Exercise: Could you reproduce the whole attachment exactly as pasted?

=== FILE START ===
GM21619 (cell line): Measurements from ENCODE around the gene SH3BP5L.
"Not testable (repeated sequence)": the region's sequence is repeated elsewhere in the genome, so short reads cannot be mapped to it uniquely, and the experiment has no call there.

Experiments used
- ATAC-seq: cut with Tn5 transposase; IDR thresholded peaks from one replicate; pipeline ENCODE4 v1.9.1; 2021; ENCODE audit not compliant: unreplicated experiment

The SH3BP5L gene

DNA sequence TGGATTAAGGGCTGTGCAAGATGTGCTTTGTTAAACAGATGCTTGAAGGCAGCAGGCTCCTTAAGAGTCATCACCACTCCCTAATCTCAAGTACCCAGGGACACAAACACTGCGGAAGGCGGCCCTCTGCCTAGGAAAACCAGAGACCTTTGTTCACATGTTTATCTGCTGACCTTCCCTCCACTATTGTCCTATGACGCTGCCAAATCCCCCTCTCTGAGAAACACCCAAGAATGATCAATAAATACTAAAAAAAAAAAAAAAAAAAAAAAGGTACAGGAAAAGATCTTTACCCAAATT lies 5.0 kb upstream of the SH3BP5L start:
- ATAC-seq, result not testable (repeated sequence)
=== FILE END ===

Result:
GM21619 (cell line): Measurements from ENCODE around the gene SH3BP5L.
"Not testable (repeated sequence)": the region's sequence is repeated elsewhere in the genome, so short reads cannot be mapped to it uniquely, and the experiment has no call there.

Experiments used
- ATAC-seq: cut with Tn5 transposase; IDR thresholded peaks from one replicate; pipeline ENCODE4 v1.9.1; 2021; ENCODE audit not compliant: unreplicated experiment

The SH3BP5L gene

DNA sequence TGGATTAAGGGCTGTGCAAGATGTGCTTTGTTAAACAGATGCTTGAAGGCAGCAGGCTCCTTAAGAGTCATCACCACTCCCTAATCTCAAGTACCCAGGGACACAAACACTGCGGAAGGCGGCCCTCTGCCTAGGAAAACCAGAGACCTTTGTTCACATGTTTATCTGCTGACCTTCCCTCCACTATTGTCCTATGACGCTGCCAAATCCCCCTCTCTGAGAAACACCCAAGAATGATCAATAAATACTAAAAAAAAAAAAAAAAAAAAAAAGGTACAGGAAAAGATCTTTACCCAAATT lies 5.0 kb upstream of the SH3BP5L start:
- ATAC-seq, result not testable (repeated sequence)